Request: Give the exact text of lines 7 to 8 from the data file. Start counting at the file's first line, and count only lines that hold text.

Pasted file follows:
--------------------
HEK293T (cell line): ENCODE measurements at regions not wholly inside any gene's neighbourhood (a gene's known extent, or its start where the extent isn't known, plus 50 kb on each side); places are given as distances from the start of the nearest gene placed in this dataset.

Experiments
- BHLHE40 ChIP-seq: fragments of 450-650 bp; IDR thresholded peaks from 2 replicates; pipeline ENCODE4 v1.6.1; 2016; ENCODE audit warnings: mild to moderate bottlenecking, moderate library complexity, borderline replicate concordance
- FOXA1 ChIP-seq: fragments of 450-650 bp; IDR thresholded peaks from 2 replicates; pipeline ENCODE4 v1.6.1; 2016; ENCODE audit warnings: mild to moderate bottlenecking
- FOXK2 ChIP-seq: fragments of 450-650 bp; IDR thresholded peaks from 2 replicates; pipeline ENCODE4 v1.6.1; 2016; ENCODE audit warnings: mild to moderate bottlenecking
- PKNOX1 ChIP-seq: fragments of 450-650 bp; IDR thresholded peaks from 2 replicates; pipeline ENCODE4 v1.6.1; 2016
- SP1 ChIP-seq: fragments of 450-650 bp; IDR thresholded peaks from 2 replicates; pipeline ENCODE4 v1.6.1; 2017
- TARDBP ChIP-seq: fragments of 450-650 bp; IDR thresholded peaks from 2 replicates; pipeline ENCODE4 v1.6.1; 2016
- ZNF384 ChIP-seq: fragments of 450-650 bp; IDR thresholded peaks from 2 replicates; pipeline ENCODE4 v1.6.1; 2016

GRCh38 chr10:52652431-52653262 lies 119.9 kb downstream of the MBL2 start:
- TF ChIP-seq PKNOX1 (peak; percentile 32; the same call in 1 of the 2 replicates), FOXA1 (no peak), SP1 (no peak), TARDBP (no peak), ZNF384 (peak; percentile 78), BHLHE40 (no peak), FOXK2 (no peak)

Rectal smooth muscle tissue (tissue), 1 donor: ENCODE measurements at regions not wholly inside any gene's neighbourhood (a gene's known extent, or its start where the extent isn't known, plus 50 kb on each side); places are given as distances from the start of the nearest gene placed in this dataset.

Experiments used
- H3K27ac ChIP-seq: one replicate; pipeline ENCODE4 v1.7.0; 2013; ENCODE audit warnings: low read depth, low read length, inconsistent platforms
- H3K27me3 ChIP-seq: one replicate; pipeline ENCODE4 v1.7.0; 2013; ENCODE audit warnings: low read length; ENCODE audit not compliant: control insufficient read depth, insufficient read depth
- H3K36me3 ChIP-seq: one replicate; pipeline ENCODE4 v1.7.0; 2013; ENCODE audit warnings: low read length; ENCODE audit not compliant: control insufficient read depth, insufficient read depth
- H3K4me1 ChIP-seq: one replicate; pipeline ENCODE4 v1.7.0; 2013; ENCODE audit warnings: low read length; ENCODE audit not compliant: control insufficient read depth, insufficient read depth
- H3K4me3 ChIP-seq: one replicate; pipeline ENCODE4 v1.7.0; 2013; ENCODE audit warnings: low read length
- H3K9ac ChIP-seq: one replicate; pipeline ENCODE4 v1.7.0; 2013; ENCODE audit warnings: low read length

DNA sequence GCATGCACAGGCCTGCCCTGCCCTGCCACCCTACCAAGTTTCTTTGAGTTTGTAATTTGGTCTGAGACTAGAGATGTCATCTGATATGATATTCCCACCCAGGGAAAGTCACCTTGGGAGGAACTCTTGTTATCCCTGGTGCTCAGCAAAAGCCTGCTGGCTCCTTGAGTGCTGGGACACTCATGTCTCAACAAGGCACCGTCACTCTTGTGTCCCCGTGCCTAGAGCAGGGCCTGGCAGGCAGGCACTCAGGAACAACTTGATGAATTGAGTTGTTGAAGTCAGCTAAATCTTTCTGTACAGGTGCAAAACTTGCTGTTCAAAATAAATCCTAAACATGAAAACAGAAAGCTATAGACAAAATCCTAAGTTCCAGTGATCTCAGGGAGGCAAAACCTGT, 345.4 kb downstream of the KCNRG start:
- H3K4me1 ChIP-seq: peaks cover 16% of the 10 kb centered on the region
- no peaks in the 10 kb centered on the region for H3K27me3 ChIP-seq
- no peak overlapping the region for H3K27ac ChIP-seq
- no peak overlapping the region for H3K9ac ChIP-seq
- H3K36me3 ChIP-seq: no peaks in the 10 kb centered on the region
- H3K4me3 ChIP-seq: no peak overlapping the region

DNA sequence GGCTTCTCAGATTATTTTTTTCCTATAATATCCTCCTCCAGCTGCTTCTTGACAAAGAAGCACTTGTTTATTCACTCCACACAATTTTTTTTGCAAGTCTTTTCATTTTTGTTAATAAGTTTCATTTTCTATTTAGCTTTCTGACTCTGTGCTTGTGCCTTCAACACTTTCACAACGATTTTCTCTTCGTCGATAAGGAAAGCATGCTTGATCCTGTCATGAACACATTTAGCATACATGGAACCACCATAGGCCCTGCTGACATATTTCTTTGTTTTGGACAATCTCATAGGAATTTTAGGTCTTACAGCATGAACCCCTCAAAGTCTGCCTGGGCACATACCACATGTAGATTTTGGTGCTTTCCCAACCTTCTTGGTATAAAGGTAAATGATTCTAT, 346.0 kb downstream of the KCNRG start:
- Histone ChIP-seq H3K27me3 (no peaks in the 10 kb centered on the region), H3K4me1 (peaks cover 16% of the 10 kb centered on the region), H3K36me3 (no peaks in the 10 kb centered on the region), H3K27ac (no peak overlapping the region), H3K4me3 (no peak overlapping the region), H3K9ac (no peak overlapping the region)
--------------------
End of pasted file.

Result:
- SP1 ChIP-seq: fragments of 450-650 bp; IDR thresholded peaks from 2 replicates; pipeline ENCODE4 v1.6.1; 2017
- TARDBP ChIP-seq: fragments of 450-650 bp; IDR thresholded peaks from 2 replicates; pipeline ENCODE4 v1.6.1; 2016